Shortened Exclusivity Could Save $31B

“Brand-name medicines’ market exclusivity periods have climbed an average of 2.2 years since the mid-1990s, steadily delaying the market arrival of generic rivals. Reversing that trend alone could save the U.S. health care system roughly $31.7 billion, according to a Matrix report commissioned by the Coalition for Affordable Prescription Drugs, a group of insurers, pharmacy benefit managers and large employers.”

MGA’a Alex Brill on KSRO

Brill discusses the opioid tax on big pharma in an interview for KSRO stating, “it’s going to result in higher prices for those opioids. But the out-of-pockets costs for the person filling the prescription is likely to remain the same.”

MGA’s Alex Brill on CNBC’s Squawk Box

“I think we are going to see in 2019 that it is a little softer than 2018. We just came off of a 3.5% Real GDP quarter. I think the consensus that a little bit of a slowdown next year is correct. That said what is keeping the economy going is in part a fiscal boost, a little bit on the spending side, and on the tax policy side, both putting cash in people’s pockets.”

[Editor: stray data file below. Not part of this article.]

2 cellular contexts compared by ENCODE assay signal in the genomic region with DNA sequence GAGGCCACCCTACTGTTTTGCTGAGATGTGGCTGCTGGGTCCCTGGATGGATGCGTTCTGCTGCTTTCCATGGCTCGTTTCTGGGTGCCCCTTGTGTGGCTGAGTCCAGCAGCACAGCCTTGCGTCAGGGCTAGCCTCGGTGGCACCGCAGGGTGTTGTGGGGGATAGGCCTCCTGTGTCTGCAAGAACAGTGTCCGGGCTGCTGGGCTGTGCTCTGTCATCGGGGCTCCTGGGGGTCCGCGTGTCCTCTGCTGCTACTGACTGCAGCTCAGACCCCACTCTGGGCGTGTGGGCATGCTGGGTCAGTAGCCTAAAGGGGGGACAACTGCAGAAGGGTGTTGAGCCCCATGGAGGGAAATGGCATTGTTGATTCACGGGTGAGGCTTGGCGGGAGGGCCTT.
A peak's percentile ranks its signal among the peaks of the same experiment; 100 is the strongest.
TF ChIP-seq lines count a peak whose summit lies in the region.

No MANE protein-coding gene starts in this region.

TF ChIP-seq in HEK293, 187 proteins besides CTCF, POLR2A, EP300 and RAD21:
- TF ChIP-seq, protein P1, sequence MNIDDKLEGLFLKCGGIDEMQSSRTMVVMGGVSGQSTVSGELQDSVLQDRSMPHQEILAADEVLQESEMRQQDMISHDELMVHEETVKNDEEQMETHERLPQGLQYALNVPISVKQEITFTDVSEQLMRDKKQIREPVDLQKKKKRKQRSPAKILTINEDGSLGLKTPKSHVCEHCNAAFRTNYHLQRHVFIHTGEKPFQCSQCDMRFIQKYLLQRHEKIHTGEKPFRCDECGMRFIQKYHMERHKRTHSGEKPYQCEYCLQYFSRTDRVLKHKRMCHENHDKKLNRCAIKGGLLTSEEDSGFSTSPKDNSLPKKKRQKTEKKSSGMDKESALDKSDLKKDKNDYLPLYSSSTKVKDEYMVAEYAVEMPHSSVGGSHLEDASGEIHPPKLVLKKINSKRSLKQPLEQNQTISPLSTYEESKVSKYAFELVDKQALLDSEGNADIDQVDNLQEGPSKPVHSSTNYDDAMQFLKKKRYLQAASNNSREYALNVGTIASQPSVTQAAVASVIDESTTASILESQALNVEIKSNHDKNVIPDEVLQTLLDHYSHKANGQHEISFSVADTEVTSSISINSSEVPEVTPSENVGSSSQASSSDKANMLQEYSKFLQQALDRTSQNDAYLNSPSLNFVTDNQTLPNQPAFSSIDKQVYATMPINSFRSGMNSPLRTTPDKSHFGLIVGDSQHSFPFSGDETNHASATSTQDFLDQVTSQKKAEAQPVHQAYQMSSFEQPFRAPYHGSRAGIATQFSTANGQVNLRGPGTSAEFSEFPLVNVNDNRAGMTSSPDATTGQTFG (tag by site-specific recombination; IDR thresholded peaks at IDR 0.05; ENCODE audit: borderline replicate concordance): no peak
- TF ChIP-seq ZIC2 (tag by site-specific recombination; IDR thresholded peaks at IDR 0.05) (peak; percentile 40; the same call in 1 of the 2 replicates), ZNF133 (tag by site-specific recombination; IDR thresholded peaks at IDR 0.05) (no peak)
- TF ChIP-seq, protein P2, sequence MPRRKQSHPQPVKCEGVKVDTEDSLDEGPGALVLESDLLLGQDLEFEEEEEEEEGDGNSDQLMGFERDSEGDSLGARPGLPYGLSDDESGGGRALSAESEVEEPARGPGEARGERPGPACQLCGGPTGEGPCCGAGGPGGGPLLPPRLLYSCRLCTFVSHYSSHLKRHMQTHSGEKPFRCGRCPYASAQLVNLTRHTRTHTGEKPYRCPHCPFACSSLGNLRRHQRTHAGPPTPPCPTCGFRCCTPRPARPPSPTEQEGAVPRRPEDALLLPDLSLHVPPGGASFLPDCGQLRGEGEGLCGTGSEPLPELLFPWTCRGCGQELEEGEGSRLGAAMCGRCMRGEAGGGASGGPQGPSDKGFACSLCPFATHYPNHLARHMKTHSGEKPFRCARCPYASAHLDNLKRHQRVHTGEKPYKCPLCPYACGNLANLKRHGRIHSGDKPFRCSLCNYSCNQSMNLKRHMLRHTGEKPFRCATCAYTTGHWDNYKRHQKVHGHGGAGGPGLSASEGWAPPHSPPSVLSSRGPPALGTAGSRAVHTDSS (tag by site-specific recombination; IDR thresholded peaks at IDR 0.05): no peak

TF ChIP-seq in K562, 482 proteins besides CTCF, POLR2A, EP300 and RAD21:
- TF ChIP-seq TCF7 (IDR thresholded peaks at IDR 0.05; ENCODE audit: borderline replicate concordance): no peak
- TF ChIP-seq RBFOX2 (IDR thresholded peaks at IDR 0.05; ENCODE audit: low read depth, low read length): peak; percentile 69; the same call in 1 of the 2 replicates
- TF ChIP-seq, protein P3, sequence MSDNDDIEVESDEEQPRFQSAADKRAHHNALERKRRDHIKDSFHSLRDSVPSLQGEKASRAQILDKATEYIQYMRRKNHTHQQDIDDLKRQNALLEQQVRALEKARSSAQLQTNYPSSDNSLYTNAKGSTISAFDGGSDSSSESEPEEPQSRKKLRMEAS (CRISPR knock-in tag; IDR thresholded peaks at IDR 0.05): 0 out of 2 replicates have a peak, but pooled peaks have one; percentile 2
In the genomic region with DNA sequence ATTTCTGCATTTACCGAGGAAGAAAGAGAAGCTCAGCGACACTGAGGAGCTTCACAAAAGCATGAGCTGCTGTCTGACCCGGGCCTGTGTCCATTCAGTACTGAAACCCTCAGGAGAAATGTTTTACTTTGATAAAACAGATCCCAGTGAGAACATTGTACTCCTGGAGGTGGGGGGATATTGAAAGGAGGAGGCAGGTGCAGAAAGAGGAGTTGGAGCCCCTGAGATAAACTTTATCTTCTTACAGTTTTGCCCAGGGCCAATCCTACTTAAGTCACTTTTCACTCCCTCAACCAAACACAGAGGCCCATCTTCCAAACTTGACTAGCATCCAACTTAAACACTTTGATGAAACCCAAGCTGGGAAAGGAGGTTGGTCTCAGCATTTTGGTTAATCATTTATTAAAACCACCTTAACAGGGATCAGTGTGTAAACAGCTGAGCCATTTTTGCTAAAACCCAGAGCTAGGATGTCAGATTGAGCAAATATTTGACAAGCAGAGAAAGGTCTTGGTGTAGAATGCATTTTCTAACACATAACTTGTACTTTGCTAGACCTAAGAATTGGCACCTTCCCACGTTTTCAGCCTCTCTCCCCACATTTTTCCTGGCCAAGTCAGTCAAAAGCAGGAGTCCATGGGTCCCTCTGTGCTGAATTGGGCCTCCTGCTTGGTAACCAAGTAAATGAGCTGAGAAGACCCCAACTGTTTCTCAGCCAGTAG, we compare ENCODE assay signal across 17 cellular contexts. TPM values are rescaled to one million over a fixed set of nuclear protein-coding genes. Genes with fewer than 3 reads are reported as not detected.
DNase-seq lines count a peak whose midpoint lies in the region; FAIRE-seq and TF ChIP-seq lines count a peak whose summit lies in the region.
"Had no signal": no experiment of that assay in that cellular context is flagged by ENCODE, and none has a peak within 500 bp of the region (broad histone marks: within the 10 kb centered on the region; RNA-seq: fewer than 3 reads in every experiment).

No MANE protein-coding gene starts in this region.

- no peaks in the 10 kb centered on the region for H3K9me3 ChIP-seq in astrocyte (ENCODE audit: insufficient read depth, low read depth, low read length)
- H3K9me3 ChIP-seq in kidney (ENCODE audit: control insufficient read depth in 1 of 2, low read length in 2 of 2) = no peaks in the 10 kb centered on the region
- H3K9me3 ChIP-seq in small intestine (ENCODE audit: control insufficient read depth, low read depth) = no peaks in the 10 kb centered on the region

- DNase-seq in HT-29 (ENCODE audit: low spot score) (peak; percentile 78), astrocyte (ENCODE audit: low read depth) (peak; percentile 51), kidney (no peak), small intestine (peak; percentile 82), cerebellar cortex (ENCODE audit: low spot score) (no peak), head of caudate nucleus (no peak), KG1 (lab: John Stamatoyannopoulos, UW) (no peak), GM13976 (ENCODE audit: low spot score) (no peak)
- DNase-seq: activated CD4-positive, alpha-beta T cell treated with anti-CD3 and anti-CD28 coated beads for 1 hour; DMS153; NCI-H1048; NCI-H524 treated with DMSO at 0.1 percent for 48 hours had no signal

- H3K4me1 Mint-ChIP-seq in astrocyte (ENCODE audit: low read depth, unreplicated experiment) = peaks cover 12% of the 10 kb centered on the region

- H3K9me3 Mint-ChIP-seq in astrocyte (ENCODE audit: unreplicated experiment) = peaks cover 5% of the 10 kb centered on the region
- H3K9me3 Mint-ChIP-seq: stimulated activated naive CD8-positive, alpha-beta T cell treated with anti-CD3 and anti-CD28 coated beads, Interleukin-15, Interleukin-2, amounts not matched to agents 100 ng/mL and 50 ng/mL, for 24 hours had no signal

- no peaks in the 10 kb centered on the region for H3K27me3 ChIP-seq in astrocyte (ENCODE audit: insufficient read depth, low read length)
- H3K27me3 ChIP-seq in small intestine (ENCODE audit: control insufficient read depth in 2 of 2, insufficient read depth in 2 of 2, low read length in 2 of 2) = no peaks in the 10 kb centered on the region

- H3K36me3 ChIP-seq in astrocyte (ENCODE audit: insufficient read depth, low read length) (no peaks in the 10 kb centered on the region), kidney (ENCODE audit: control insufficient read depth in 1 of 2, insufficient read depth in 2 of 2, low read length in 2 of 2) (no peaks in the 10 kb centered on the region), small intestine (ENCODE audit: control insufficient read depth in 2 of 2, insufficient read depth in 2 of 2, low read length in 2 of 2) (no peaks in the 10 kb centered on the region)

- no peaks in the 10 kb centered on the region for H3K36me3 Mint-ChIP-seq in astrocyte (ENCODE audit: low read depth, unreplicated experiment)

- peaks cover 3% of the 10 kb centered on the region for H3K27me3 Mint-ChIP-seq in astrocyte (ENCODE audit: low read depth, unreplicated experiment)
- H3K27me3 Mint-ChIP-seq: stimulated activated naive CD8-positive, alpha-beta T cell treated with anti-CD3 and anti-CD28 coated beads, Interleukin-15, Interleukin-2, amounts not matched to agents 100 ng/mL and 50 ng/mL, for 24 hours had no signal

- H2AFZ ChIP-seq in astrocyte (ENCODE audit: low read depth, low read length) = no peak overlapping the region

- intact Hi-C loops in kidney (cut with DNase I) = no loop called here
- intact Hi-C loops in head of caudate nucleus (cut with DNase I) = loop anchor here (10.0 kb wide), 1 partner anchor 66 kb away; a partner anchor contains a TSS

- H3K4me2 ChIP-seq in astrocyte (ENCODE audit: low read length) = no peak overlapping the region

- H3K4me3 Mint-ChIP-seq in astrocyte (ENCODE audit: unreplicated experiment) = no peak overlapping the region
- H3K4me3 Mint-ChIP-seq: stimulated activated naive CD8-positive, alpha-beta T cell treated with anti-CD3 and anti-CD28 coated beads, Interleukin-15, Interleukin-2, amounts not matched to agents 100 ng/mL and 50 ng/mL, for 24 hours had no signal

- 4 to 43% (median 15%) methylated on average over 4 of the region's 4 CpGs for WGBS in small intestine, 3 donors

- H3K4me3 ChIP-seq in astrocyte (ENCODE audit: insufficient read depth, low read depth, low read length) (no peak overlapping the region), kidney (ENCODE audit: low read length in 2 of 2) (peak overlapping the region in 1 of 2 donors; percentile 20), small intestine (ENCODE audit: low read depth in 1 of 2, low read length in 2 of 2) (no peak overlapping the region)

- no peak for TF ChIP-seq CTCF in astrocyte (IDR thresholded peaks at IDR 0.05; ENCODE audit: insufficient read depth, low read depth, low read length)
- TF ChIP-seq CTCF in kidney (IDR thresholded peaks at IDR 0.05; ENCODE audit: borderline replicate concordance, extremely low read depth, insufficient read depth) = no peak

MGA’s Alex Brill on CNBC’s Squawk Box

“We’ve seen three months of strong economic growth in the labor market and we are adding jobs. I’d also just add we are two weeks away of getting the state level numbers and I think that will be informative both with respect to the weather effects and quite frankly some of the political aspects. We will have a better insight as to where these jobs are being created.”